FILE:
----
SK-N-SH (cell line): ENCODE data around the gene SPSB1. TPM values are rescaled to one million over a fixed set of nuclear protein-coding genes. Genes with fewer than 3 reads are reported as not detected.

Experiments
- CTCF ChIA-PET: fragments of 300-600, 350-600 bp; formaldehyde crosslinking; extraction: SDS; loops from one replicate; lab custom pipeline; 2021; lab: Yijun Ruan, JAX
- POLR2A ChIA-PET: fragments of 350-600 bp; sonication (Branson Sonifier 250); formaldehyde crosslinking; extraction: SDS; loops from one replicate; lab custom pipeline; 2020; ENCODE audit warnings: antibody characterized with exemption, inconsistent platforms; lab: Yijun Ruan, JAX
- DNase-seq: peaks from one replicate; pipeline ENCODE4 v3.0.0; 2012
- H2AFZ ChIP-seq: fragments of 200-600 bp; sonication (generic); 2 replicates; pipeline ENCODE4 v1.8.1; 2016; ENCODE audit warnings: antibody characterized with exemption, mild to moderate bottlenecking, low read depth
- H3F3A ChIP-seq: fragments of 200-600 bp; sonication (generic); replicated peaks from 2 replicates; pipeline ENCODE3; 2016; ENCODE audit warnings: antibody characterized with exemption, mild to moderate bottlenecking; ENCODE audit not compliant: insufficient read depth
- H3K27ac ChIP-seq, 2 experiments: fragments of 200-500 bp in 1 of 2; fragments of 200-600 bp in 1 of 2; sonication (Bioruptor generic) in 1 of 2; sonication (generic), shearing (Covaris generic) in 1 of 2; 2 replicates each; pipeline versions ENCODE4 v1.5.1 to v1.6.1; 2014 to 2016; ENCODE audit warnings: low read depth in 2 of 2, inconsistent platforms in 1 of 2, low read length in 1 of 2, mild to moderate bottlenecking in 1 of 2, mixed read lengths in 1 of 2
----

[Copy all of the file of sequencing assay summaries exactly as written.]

SK-N-SH (cell line): ENCODE data around the gene SPSB1. TPM values are rescaled to one million over a fixed set of nuclear protein-coding genes. Genes with fewer than 3 reads are reported as not detected.

Experiments
- CTCF ChIA-PET: fragments of 300-600, 350-600 bp; formaldehyde crosslinking; extraction: SDS; loops from one replicate; lab custom pipeline; 2021; lab: Yijun Ruan, JAX
- POLR2A ChIA-PET: fragments of 350-600 bp; sonication (Branson Sonifier 250); formaldehyde crosslinking; extraction: SDS; loops from one replicate; lab custom pipeline; 2020; ENCODE audit warnings: antibody characterized with exemption, inconsistent platforms; lab: Yijun Ruan, JAX
- DNase-seq: peaks from one replicate; pipeline ENCODE4 v3.0.0; 2012
- H2AFZ ChIP-seq: fragments of 200-600 bp; sonication (generic); 2 replicates; pipeline ENCODE4 v1.8.1; 2016; ENCODE audit warnings: antibody characterized with exemption, mild to moderate bottlenecking, low read depth
- H3F3A ChIP-seq: fragments of 200-600 bp; sonication (generic); replicated peaks from 2 replicates; pipeline ENCODE3; 2016; ENCODE audit warnings: antibody characterized with exemption, mild to moderate bottlenecking; ENCODE audit not compliant: insufficient read depth
- H3K27ac ChIP-seq, 2 experiments: fragments of 200-500 bp in 1 of 2; fragments of 200-600 bp in 1 of 2; sonication (Bioruptor generic) in 1 of 2; sonication (generic), shearing (Covaris generic) in 1 of 2; 2 replicates each; pipeline versions ENCODE4 v1.5.1 to v1.6.1; 2014 to 2016; ENCODE audit warnings: low read depth in 2 of 2, inconsistent platforms in 1 of 2, low read length in 1 of 2, mild to moderate bottlenecking in 1 of 2, mixed read lengths in 1 of 2